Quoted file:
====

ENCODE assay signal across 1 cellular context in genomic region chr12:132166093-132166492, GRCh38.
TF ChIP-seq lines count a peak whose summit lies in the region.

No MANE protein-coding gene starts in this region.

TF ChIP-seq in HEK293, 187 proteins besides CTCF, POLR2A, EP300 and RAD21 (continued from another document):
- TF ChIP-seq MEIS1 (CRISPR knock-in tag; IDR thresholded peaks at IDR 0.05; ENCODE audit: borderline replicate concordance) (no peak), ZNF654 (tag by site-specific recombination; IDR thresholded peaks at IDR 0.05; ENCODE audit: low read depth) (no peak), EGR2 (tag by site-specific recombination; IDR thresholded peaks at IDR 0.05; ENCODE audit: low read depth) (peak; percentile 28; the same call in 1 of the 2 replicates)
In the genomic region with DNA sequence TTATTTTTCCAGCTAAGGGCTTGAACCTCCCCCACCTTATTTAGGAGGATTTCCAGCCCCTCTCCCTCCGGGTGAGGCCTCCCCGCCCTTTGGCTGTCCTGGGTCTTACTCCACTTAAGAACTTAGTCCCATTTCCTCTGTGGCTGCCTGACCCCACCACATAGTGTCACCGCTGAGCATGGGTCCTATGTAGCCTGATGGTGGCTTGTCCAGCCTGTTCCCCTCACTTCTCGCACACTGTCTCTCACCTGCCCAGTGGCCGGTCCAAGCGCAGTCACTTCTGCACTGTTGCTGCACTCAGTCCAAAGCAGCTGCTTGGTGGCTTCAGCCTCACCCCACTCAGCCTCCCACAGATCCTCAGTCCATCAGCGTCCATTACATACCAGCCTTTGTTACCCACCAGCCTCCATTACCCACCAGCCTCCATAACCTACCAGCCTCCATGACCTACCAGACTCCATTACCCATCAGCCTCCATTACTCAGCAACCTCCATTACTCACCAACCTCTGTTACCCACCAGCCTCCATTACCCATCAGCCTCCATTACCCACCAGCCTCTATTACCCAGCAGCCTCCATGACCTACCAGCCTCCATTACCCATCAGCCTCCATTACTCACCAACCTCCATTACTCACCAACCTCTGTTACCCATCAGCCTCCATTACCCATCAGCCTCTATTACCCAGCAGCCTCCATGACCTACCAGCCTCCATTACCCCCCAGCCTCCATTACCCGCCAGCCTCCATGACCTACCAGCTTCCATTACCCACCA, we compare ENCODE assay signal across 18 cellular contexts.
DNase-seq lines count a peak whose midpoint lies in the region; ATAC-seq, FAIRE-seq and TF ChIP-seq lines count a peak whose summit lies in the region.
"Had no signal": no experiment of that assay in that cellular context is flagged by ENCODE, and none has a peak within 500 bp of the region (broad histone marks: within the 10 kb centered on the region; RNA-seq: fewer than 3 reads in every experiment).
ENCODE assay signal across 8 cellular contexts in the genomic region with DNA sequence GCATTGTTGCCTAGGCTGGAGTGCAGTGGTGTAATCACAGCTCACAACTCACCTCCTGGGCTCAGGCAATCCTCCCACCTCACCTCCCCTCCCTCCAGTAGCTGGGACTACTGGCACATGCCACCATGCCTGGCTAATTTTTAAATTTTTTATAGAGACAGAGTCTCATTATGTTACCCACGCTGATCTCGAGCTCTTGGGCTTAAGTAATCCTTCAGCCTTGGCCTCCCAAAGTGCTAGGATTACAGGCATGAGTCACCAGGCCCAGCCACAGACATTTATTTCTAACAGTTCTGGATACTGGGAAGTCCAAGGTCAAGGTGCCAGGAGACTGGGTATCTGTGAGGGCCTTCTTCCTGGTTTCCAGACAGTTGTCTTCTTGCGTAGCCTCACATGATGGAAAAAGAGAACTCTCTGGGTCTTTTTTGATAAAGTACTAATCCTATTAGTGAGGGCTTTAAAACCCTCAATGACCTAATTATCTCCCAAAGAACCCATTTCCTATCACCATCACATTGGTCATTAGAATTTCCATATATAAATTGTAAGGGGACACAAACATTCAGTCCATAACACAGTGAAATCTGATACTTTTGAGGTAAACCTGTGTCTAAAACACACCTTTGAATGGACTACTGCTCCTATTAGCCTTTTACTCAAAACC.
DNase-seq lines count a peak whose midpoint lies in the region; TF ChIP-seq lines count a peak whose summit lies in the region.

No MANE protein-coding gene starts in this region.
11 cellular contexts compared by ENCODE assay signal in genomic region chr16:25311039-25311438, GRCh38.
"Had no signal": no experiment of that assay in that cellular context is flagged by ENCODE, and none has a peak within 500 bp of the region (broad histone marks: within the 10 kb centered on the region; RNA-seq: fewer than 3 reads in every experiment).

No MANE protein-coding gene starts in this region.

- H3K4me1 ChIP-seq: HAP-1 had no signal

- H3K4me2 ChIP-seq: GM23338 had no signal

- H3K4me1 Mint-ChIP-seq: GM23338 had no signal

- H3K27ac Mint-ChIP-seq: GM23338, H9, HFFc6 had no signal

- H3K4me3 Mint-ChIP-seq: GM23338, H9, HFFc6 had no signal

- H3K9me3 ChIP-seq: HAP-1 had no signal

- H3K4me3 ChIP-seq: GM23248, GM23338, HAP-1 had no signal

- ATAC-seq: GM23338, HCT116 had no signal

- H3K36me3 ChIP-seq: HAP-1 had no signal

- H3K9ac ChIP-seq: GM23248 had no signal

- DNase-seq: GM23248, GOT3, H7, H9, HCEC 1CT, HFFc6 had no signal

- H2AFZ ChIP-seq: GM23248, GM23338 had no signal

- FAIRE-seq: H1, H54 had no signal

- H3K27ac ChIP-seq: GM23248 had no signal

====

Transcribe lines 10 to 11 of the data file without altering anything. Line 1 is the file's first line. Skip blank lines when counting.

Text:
DNase-seq lines count a peak whose midpoint lies in the region; TF ChIP-seq lines count a peak whose summit lies in the region.

No MANE protein-coding gene starts in this region.